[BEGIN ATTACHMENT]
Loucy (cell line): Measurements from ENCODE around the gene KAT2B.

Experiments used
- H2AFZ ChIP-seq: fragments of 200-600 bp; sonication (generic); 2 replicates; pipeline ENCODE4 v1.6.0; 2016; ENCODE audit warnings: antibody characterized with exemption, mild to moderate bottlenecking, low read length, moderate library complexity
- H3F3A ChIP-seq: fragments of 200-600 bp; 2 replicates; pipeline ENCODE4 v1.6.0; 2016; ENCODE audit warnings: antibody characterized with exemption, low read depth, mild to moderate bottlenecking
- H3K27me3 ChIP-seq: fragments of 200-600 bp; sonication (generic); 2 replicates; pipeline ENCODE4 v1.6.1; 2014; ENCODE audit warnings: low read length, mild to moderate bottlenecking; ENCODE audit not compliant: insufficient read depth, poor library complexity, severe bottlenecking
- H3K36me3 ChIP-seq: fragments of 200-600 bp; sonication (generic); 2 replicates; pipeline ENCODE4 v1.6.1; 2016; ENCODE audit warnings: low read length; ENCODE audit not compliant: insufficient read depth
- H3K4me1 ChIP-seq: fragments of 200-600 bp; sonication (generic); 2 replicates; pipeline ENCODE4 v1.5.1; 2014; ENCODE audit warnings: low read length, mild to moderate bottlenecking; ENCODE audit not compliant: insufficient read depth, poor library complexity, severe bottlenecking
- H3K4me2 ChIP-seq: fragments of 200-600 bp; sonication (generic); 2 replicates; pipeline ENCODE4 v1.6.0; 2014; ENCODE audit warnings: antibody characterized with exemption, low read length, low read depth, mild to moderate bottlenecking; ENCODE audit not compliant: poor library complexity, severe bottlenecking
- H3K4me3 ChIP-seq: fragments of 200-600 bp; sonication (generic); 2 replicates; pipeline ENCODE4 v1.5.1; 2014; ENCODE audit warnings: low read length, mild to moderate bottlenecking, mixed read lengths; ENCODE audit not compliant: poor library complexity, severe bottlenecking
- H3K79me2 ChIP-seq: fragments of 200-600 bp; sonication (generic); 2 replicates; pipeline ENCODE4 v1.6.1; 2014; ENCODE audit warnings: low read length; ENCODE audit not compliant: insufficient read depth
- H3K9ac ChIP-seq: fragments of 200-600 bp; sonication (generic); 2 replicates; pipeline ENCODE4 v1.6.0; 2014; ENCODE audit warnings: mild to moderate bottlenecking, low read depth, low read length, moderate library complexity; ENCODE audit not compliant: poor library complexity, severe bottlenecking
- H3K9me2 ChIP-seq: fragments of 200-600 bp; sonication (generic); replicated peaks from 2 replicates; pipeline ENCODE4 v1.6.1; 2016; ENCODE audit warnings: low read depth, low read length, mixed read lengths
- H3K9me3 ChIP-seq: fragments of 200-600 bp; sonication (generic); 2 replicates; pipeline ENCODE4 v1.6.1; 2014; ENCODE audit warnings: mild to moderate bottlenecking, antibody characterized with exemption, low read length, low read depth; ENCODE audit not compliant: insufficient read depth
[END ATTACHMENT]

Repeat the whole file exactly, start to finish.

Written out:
Loucy (cell line): Measurements from ENCODE around the gene KAT2B.

Experiments used
- H2AFZ ChIP-seq: fragments of 200-600 bp; sonication (generic); 2 replicates; pipeline ENCODE4 v1.6.0; 2016; ENCODE audit warnings: antibody characterized with exemption, mild to moderate bottlenecking, low read length, moderate library complexity
- H3F3A ChIP-seq: fragments of 200-600 bp; 2 replicates; pipeline ENCODE4 v1.6.0; 2016; ENCODE audit warnings: antibody characterized with exemption, low read depth, mild to moderate bottlenecking
- H3K27me3 ChIP-seq: fragments of 200-600 bp; sonication (generic); 2 replicates; pipeline ENCODE4 v1.6.1; 2014; ENCODE audit warnings: low read length, mild to moderate bottlenecking; ENCODE audit not compliant: insufficient read depth, poor library complexity, severe bottlenecking
- H3K36me3 ChIP-seq: fragments of 200-600 bp; sonication (generic); 2 replicates; pipeline ENCODE4 v1.6.1; 2016; ENCODE audit warnings: low read length; ENCODE audit not compliant: insufficient read depth
- H3K4me1 ChIP-seq: fragments of 200-600 bp; sonication (generic); 2 replicates; pipeline ENCODE4 v1.5.1; 2014; ENCODE audit warnings: low read length, mild to moderate bottlenecking; ENCODE audit not compliant: insufficient read depth, poor library complexity, severe bottlenecking
- H3K4me2 ChIP-seq: fragments of 200-600 bp; sonication (generic); 2 replicates; pipeline ENCODE4 v1.6.0; 2014; ENCODE audit warnings: antibody characterized with exemption, low read length, low read depth, mild to moderate bottlenecking; ENCODE audit not compliant: poor library complexity, severe bottlenecking
- H3K4me3 ChIP-seq: fragments of 200-600 bp; sonication (generic); 2 replicates; pipeline ENCODE4 v1.5.1; 2014; ENCODE audit warnings: low read length, mild to moderate bottlenecking, mixed read lengths; ENCODE audit not compliant: poor library complexity, severe bottlenecking
- H3K79me2 ChIP-seq: fragments of 200-600 bp; sonication (generic); 2 replicates; pipeline ENCODE4 v1.6.1; 2014; ENCODE audit warnings: low read length; ENCODE audit not compliant: insufficient read depth
- H3K9ac ChIP-seq: fragments of 200-600 bp; sonication (generic); 2 replicates; pipeline ENCODE4 v1.6.0; 2014; ENCODE audit warnings: mild to moderate bottlenecking, low read depth, low read length, moderate library complexity; ENCODE audit not compliant: poor library complexity, severe bottlenecking
- H3K9me2 ChIP-seq: fragments of 200-600 bp; sonication (generic); replicated peaks from 2 replicates; pipeline ENCODE4 v1.6.1; 2016; ENCODE audit warnings: low read depth, low read length, mixed read lengths
- H3K9me3 ChIP-seq: fragments of 200-600 bp; sonication (generic); 2 replicates; pipeline ENCODE4 v1.6.1; 2014; ENCODE audit warnings: mild to moderate bottlenecking, antibody characterized with exemption, low read length, low read depth; ENCODE audit not compliant: insufficient read depth